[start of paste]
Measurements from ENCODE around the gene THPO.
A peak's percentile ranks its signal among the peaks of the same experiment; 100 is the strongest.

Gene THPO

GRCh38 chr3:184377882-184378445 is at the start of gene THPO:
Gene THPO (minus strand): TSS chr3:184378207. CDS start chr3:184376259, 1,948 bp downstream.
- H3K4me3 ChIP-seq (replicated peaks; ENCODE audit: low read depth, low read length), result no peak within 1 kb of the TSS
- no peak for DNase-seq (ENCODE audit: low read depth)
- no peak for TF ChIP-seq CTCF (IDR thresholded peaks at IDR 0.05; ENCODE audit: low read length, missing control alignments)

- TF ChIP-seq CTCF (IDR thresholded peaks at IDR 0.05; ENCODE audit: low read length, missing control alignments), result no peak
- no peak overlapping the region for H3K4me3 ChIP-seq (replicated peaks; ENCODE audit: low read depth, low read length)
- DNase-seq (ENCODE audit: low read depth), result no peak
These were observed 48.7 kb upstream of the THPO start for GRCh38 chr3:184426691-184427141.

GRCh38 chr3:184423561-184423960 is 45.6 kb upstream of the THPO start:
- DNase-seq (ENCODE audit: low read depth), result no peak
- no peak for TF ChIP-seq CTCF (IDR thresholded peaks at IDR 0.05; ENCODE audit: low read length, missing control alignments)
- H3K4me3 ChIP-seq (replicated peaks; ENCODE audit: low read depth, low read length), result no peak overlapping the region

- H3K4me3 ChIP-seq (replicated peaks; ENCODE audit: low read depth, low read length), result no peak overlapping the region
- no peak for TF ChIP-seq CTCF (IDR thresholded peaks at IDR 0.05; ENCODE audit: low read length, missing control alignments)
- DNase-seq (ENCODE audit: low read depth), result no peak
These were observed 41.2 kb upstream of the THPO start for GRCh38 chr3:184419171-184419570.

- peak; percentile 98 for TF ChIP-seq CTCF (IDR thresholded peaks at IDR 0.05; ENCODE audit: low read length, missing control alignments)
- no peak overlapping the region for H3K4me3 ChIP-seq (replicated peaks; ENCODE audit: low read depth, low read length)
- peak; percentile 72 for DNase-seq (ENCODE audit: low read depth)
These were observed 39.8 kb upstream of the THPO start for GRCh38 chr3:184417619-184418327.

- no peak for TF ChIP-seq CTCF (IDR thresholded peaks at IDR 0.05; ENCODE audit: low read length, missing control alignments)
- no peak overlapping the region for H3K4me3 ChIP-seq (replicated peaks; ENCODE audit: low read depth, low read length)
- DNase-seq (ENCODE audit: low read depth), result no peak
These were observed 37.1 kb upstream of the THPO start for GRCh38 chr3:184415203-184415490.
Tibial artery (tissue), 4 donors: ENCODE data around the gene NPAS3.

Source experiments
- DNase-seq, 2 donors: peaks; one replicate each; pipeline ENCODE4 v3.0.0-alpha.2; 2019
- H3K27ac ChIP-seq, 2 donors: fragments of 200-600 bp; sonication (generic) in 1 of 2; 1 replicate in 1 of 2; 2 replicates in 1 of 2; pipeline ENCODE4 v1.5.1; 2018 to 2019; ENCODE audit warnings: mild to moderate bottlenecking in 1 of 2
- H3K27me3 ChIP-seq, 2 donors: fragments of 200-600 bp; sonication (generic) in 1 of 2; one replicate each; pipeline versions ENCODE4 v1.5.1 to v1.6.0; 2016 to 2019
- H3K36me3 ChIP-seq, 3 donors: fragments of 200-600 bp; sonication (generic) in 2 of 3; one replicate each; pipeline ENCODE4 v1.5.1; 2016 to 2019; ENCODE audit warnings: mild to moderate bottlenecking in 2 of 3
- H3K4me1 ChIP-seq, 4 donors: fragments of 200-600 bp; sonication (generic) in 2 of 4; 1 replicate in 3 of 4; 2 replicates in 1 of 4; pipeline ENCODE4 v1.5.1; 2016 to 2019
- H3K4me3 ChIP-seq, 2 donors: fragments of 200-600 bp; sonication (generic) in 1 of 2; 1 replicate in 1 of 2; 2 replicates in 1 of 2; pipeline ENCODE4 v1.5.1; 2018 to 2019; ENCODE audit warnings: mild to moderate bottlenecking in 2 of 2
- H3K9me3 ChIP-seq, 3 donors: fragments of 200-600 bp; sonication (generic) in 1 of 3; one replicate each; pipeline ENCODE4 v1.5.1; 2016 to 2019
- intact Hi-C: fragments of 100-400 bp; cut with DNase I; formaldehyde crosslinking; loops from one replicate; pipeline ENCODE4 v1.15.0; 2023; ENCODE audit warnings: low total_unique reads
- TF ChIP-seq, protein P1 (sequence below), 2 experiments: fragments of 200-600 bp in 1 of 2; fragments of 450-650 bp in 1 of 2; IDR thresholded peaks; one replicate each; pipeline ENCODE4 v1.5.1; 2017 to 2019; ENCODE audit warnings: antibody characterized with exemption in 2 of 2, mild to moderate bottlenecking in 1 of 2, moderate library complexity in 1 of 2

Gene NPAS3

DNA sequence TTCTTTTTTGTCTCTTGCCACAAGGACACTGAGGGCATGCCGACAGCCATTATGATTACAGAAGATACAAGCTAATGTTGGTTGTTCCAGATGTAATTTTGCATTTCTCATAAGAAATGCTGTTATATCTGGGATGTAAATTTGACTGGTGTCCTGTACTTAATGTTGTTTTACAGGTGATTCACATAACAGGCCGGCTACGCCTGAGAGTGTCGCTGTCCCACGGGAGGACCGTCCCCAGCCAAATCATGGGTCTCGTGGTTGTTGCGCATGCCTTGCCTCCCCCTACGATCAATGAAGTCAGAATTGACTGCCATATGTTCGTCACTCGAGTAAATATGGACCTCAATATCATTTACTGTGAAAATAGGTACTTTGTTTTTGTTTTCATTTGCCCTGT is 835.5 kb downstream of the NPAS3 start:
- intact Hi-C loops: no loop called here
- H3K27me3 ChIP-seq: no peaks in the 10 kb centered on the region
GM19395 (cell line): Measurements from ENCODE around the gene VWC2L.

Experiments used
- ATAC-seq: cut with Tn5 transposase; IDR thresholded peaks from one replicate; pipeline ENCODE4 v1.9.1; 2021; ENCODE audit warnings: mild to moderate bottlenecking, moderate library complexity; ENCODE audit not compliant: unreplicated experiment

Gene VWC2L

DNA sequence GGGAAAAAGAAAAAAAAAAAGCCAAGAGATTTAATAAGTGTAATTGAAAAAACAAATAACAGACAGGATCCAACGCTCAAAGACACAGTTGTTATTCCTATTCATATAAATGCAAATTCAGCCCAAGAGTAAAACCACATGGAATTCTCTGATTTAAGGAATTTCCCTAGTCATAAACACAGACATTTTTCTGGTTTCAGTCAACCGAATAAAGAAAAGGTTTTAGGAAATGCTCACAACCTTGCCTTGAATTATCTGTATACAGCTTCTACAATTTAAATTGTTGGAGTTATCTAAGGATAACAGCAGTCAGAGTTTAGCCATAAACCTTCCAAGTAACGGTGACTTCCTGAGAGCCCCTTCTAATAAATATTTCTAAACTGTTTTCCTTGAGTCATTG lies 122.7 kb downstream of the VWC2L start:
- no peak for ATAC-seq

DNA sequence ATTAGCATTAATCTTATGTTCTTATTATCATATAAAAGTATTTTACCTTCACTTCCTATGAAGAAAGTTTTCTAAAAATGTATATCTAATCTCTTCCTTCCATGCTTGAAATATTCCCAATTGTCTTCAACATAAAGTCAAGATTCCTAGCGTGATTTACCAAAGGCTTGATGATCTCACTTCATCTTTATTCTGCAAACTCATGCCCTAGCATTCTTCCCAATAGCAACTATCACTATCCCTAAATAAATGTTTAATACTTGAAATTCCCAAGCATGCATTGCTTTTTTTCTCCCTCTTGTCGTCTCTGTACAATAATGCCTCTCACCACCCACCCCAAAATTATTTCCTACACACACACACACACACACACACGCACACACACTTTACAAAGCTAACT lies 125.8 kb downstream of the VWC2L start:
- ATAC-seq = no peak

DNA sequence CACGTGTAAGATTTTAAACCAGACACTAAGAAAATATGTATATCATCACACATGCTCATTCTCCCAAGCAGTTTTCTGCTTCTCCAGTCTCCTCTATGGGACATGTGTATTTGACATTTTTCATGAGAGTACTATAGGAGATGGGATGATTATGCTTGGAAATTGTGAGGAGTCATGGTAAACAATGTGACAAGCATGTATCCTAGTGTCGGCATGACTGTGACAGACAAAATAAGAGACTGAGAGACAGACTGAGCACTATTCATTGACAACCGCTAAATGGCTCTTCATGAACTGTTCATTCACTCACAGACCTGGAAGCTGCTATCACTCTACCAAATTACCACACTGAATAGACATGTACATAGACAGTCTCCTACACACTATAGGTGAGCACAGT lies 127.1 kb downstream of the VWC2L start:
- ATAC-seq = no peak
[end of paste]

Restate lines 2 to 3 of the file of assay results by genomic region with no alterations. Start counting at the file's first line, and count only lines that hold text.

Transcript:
A peak's percentile ranks its signal among the peaks of the same experiment; 100 is the strongest.

Gene THPO